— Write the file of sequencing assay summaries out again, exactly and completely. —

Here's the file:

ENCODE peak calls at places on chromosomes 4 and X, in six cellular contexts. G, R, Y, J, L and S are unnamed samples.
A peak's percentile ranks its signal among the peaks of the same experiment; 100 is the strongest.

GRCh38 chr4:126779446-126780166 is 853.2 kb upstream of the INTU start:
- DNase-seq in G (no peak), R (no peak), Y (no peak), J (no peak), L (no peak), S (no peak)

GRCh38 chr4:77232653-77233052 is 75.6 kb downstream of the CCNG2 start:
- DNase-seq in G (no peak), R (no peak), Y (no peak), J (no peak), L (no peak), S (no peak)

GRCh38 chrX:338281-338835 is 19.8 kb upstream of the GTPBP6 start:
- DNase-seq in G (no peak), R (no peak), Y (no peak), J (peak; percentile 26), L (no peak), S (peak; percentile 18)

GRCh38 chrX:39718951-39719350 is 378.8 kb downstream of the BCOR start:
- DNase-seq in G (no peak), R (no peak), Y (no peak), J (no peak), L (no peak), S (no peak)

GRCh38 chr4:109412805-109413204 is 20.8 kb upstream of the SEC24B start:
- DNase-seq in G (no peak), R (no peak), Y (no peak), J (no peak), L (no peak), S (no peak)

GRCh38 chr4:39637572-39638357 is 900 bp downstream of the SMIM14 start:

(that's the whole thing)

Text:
ENCODE peak calls at places on chromosomes 4 and X, in six cellular contexts. G, R, Y, J, L and S are unnamed samples.
A peak's percentile ranks its signal among the peaks of the same experiment; 100 is the strongest.

GRCh38 chr4:126779446-126780166 is 853.2 kb upstream of the INTU start:
- DNase-seq in G (no peak), R (no peak), Y (no peak), J (no peak), L (no peak), S (no peak)

GRCh38 chr4:77232653-77233052 is 75.6 kb downstream of the CCNG2 start:
- DNase-seq in G (no peak), R (no peak), Y (no peak), J (no peak), L (no peak), S (no peak)

GRCh38 chrX:338281-338835 is 19.8 kb upstream of the GTPBP6 start:
- DNase-seq in G (no peak), R (no peak), Y (no peak), J (peak; percentile 26), L (no peak), S (peak; percentile 18)

GRCh38 chrX:39718951-39719350 is 378.8 kb downstream of the BCOR start:
- DNase-seq in G (no peak), R (no peak), Y (no peak), J (no peak), L (no peak), S (no peak)

GRCh38 chr4:109412805-109413204 is 20.8 kb upstream of the SEC24B start:
- DNase-seq in G (no peak), R (no peak), Y (no peak), J (no peak), L (no peak), S (no peak)

GRCh38 chr4:39637572-39638357 is 900 bp downstream of the SMIM14 start: